Bay Area airport workers learn how to identify human trafficking victims
Workers at Oakland International Airport on Tuesday began training on how to spot victims of human trafficking as part of a regional effort to stamp out what's become the world's fastest-growing criminal enterprise.
Thousands of victims of sex and labor trafficking are shepherded through airports, but they are very rarely rescued there, said Betty Ann Boeving, executive director of the Bay Area Anti-Trafficking Coalition. Officials are sharing this message with airport workers across the board: If you see something, say something.
"The truth is that sex trafficking and human trafficking is big business right here in this country, right here in this region, and it's high time that we all take notice of it and get serious about eradicating it," said Rep. Jackie Speier, D-San Mateo, who along with Rep. Barbara Lee, D-Oakland, U.S. Attorney Melinda Haag and Alameda County District Attorney Nancy O'Malley, is leading an ongoing effort to combat sex trafficking in the Bay Area.
Training airport workers to recognize the signs that a man, woman or child is a victim will save individuals from such modern-day slavery and deter traffickers who masquerade as sports coaches, employers and family members, officials say. Oakland is the last of the Bay Area's major airports to have workers trained, after San Francisco and San Jose international airports.
"Today is a great day because ... we have now circled the Bay in terms of training on sex trafficking, and make sure you appreciate that airports are magnets for sex trafficking," Speier said. "Conventions, conferences are all ripe for increasing the actual activity that goes on."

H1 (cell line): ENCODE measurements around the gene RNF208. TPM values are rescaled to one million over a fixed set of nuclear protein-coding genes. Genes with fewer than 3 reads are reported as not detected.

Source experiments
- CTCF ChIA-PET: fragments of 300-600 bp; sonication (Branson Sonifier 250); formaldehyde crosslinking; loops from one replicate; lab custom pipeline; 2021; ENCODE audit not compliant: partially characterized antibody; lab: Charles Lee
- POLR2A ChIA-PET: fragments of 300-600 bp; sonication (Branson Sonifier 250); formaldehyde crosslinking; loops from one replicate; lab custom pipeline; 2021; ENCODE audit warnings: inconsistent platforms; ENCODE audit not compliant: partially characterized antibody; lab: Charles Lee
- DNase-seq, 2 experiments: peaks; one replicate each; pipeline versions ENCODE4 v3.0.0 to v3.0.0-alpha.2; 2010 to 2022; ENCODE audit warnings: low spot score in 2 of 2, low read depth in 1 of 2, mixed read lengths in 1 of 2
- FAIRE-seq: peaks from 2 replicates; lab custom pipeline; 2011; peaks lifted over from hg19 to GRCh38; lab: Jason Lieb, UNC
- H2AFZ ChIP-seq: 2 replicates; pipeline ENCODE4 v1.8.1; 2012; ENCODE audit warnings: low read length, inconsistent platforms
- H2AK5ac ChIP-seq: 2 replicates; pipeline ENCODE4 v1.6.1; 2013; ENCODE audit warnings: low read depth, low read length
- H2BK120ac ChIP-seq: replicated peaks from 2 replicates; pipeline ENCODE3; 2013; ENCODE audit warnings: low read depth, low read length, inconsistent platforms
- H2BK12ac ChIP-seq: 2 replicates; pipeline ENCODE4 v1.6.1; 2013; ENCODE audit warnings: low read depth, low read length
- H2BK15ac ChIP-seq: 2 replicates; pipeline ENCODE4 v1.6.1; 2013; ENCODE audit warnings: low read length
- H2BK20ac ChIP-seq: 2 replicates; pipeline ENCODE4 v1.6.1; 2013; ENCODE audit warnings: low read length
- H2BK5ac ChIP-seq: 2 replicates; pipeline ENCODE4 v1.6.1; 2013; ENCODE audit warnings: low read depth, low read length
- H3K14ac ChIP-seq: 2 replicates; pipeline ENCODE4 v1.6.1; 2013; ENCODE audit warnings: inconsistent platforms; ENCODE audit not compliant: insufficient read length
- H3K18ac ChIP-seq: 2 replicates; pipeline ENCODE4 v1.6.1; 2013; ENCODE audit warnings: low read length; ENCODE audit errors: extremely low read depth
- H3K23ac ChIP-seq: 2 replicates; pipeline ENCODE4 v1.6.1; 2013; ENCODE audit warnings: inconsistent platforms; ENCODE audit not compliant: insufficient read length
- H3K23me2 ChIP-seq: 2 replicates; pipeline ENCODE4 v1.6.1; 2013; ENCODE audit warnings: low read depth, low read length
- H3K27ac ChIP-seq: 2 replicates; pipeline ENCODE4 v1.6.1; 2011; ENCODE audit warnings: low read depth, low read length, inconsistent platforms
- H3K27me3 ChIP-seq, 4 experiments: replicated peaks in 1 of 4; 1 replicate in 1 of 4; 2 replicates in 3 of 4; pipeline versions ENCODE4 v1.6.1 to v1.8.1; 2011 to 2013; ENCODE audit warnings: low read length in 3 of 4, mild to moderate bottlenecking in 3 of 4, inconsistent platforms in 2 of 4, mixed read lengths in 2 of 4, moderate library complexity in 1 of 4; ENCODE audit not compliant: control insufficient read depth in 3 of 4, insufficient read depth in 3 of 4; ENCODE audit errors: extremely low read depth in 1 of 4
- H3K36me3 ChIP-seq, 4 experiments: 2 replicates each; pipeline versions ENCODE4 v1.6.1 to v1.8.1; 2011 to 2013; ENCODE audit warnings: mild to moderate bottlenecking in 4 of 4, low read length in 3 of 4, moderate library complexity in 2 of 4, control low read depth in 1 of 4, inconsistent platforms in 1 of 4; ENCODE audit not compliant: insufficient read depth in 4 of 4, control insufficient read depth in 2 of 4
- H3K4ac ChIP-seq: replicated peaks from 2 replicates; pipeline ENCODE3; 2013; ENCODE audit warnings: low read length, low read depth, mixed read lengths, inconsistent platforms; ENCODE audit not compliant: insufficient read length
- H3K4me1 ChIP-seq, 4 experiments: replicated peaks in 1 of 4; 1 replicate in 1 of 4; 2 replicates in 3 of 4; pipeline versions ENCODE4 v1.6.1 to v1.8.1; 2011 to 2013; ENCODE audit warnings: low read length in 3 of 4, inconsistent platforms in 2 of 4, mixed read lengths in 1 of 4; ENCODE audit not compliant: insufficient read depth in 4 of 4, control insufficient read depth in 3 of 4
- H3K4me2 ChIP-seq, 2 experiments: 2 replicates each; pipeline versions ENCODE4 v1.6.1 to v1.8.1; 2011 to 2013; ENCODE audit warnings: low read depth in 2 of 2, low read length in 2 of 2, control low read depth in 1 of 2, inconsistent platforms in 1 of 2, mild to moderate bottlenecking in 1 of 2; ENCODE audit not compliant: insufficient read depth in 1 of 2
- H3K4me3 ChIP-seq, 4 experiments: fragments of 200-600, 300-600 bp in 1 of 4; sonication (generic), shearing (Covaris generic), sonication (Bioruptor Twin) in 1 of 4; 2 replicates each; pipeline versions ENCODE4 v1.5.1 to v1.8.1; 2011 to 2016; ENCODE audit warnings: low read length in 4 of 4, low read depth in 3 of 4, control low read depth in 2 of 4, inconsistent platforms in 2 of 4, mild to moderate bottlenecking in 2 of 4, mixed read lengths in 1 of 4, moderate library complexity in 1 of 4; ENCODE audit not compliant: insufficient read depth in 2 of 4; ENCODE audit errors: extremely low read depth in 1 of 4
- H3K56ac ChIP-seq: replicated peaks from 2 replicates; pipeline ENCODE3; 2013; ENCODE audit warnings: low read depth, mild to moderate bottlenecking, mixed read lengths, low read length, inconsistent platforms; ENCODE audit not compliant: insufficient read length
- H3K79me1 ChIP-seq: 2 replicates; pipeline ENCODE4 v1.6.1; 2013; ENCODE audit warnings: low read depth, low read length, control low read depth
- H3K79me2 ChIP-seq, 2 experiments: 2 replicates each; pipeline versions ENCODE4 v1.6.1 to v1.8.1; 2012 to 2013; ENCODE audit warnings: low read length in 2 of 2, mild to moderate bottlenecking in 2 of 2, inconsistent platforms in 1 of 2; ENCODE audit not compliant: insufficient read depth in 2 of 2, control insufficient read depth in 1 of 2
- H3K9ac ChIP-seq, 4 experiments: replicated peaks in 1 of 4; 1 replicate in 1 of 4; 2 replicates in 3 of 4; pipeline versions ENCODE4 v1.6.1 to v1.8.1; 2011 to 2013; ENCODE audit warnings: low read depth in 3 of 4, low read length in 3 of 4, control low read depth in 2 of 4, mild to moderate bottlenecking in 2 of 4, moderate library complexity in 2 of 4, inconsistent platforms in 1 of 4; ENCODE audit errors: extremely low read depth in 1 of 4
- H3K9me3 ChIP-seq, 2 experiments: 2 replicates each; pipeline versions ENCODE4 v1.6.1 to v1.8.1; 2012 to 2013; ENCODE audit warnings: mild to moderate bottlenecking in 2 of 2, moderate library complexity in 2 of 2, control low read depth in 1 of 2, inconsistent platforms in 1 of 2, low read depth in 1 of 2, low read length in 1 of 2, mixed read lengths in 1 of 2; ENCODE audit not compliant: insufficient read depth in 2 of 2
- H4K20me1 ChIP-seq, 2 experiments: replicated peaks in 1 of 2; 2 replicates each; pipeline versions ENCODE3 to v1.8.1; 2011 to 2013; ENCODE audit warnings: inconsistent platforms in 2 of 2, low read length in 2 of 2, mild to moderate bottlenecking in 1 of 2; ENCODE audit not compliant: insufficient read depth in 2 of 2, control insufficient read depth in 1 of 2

Retraining at Bay Area airports is planned before the 2016 Super Bowl at the San Francisco 49ers' Levi's Stadium as sex trafficking in any region is at its highest during major sports events, Boeving said.
Oakland, in particular, is known for having a sex trade problem that is being aggressively tackled by O'Malley and the Oakland Police Department. Criminal street gangs are increasingly using sex trafficking as a moneymaking enterprise because, unlike drugs, they can sell the same boy or girl over and over again, O'Malley said. The majority of sex trafficking victims are minors.
In the last five years, the Alameda County District Attorney's Office prosecuted nearly 400 sex trafficking cases, accounting for almost 50 percent of such prosecutions in the entire state, O'Malley said.
"(Airports are) the No. 1 place we should try to intercept (victims) because they are outside of the hands of the trafficker often," Boeving said. "These girls are sometimes put on a plane from Chicago to arrive in San Francisco, and so we are hoping that in transit is a place where someone could actually come to their rescue."
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